Saturday, January 22, 2011

Persitz Defeats Penrose and Alexander

Raphael Persitz, Davar, 16.4.1954
In Davar, April 16th, 1954, we read:
Shortly after the end of the international tournament in Hastings... the winner, C. H. O'D. Alexander, fell pray to the young Israeli master Raphael Persitz. Two weeks later Persitz defeated one of the top English masters, Jonathan Penrose, in the following game...
the interesting thing here is that neither of these games are mentioned in the "standard" databases (e.g., Chessbase 9, or the Interent database (Edited to add: the Persitz-Penrose game is found Chessbase's 11 Mega Database, see comments). This, of course, is no proof of these games being "unknown": all it means is that the games were played in smaller (non-international) events.

In Davar a week later (23.4.54) we read:
Persitz's victory over Alexander had, as expected, created a stir in the English press. Alexander's victory over Botvinnik in the 1946 radio match gave him a reputation of a great player, but his victory in Hastings, and especially his sensational defeat of Bronstein, were the apex of his career and got him worldwide press. No doubt Persitz chose the right moment. At the request of many of our readers we are publishing the game.
 It is, indeed, an intersting game -- a nice example of mutual "pawn storms".

Persitz, Raphael - Penrose, Jonathan [C29]
Source: Davar, 16.4.1954

1.e4 e5 2.Nc3 Nf6 3.f4 d5 4.fxe5 Nxe4 5.d3 Nxc3 6.bxc3 Be7 7.Nf3 0–0 8.d4 Bf5? The source of Black's future troubles. 9.Bd3! Bxd3 10.Qxd3 c5 11.0–0 Nc6 12.Rb1! The purpose of this move will be made clear in five more moves. 12...b6 13.Be3 cxd4 Looking for counterplay on the c-file 14.cxd4 Rc8 15.Qf5! Kh8 The "logical" 15...f6? is impossible because of 16.Qe6+ Kh8 17.Rb5 16.Rbd1 Nb4 17.Ng5! Every move counts here; no point protecting the "cannon fodder" pawns. 17...Bxg5 18.Bxg5 Qe8 19.Rf3! Rc6! 19...Qe6? 20.Qxe6 fxe6 21.Rxf8+ Rxf8 22.Be7 wins a piece. 20.c3 Na6 forced. 21.Rdf1! again preventing Qe6.

22.Bf6! The final blow. 22...Qc8 23.Qh5 gxf6 desperation in a desperate position. 24.Rh3 Qxh3 25.Qxh3 fxe5 26.dxe5 Re6 27.Rf5 h6 28.Rf6! Rxf6 Forced. 29.exf6 Kh7 30.Qf5+ Kh8 31.Qf4 1–0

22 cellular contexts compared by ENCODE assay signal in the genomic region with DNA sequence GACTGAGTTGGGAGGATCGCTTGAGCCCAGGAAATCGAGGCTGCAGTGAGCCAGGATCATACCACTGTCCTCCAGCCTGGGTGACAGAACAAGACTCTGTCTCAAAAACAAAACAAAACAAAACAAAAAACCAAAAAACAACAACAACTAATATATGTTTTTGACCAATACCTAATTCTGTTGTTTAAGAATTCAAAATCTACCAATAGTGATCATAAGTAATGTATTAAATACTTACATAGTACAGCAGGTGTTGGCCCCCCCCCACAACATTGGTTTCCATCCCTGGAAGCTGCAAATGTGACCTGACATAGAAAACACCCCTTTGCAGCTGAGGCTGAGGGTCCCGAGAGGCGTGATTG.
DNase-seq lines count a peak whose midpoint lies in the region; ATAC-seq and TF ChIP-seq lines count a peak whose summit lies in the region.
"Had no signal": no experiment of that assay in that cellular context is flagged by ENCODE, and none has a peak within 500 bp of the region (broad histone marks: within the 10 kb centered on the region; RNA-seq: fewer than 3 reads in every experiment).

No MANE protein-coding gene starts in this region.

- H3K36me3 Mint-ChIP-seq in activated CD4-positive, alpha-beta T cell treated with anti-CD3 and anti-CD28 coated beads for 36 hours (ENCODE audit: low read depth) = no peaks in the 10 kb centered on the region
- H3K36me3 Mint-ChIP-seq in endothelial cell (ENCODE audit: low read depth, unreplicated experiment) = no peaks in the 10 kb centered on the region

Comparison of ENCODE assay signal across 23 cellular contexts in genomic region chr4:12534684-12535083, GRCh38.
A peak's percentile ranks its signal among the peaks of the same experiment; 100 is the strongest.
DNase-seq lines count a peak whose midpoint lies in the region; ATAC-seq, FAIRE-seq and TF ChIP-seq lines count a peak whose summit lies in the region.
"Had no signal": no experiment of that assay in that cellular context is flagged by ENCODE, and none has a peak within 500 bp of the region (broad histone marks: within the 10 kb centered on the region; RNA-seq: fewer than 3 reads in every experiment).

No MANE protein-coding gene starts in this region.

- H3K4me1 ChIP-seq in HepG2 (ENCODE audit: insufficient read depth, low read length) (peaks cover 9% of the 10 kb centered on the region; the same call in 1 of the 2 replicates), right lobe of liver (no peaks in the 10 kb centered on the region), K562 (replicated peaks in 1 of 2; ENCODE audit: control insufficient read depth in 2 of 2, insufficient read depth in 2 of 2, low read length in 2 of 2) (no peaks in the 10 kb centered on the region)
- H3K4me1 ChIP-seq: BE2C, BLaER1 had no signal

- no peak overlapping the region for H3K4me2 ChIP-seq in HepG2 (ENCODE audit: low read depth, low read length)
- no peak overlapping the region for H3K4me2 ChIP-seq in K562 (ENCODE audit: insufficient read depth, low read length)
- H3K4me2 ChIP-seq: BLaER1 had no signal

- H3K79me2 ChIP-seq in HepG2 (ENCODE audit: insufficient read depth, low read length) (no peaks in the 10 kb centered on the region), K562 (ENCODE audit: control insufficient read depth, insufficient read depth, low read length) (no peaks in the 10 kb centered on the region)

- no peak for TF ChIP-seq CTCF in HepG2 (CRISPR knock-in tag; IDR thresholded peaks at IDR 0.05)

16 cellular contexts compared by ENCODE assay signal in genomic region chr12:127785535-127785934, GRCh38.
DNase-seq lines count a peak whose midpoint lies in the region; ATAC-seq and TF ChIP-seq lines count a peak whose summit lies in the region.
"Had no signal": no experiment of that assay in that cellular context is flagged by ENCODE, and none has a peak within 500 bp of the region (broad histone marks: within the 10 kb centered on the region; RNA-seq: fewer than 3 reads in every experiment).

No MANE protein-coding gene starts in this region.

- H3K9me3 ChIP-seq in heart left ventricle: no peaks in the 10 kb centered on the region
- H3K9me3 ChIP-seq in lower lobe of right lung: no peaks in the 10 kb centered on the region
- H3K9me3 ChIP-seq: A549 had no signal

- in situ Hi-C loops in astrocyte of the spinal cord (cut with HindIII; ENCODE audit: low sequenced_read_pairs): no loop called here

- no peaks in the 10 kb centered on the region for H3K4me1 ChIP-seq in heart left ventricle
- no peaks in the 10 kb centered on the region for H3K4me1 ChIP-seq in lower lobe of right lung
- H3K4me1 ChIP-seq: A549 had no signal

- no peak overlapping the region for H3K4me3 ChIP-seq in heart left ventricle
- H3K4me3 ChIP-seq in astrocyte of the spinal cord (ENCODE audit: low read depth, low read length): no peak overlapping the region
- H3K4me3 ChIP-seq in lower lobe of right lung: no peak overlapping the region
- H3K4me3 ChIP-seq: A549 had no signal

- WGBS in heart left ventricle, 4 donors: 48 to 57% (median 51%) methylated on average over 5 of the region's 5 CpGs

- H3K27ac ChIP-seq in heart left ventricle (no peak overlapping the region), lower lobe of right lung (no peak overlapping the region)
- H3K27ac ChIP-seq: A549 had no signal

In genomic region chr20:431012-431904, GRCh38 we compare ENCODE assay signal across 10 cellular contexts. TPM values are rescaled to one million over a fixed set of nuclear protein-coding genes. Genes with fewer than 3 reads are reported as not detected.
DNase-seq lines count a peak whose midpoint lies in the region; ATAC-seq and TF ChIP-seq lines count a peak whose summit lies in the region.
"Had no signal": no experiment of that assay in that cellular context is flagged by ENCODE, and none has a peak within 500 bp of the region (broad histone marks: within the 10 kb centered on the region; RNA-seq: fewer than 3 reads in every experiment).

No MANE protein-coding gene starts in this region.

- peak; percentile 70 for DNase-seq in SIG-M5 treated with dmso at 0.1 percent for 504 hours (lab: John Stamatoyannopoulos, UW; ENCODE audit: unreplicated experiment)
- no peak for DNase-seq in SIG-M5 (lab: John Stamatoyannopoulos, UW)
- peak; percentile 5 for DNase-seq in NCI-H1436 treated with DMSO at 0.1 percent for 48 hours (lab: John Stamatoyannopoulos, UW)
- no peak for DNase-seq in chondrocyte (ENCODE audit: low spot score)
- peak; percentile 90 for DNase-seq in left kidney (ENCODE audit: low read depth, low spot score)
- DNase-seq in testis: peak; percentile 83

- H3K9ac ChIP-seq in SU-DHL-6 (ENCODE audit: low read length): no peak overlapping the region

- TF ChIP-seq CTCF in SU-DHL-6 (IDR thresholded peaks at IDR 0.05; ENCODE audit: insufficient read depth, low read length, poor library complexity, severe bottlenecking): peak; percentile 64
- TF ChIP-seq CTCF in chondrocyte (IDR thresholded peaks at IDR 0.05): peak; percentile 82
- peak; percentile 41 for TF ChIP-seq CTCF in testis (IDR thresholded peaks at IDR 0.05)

Alexander, C. H. O'D - Persitz, Raphael
Glochestershire - Oxfordshire match (Scotch game)
Swindon, 27.3.54
Source: Davar 23.4.1954

1.e4 e5 2.Nf3 Nc6 3.Nc3 Nf6 4.d4 Bb4 5.d5 Ne7 6.Nxe5 0–0 7.Qd4! Bxc3+ 8.bxc3 Re8 9.Bg5 Nf5! 10.exf5 d6 11.f4 dxe5 12.fxe5 Qxd5 13.0–0–0! Qxd4 14.cxd4 Ne4 15.Bh4 Nc3 16.Rd3 Nxa2+ 17.Kb2 Nb4 18.Rf3 a5 19.c3 Nd5 20.Bc4 c6 21.g4 b5 22.Bd3 Bd7 23.g5 c5

24.Rhf1 a4 25.Be4 Bc6 26.g6 a3+

27.Ka1 cxd4 28.gxf7+ Kxf7 29.e6+ Kg8 30.cxd4 Ra4 31.Rg1 Rxd4 32.f6 Rxe4 33.f7+ Kf8 34.fxe8Q+ Kxe8 35.Bf2 b4 36.Bc5 Rxe6 37.Rf8+ Kd7 38.Rxg7+ Ne7 39.Bxb4 Bd5 40.Rff7 1–0

A Persitz Interview and a Bronstein Quip

David Bronstein (left) vs. C. H. O'D Alexander, Hastings 1954, as it appeared in Davar 29.1.1954. For a better quality photo see here.
In 1953/1954, Raphael "Raaphy" Persitz was in Hastings. Persitz himself played in Hastings' traditional Christmas / New Year festival two years later. He sent an article about the tournament to to Davar -- 'The Kings' Moves in the City of Tzrichim' (a pun in Hebrew: Tzrichim means both 'turrnets' or 'spires', as in church spires, and 'rooks') --  from which this photo is taken.

In the article, he interviewed David Bronstein, who showed his usual sense of humor. Example of Bronstein's quips from that interview:

- [On Horne]: I fear a man who opens with the king's gambit.
- Why do I spend ten minutes to 30 minutes on the first move? I must decide what opening to play.
- Can't I do it at home? No, the opening position is too complicated.

Monday, January 17, 2011

Kasparov - Sharansky, 0-1 (Simultaneous Exhibition)

The Streatham & Brixton Chess Blog, which is well-worth visiting in general, had just published a post, 'The Interesting French Exchange XIV' about that opening's theory (1. e4 e6 2. d4 d5 3. exd5 exd5).
Surprisingly, perhaps, one of the games has an Israeli connection. It is a game where Kasparov, giving a simultaneous exhibition in Jerusalem in 1996, was defeated by Natan Sharansky, a well-known political activist in Israel and (previously) the USSR. The game is also found elsewhere, of course (e.g., but it's nice to have some attention drawn to it...

The result is not (that) surprising: Sharansky is quite a strong player, having taken up the game seriously when imprisoned for political activism in the USSR. Surely Sharansky is a serious candidate (if we exclude Kasparov himself) for 'strongest chess-playing politician', although admittedly the competition isn't much.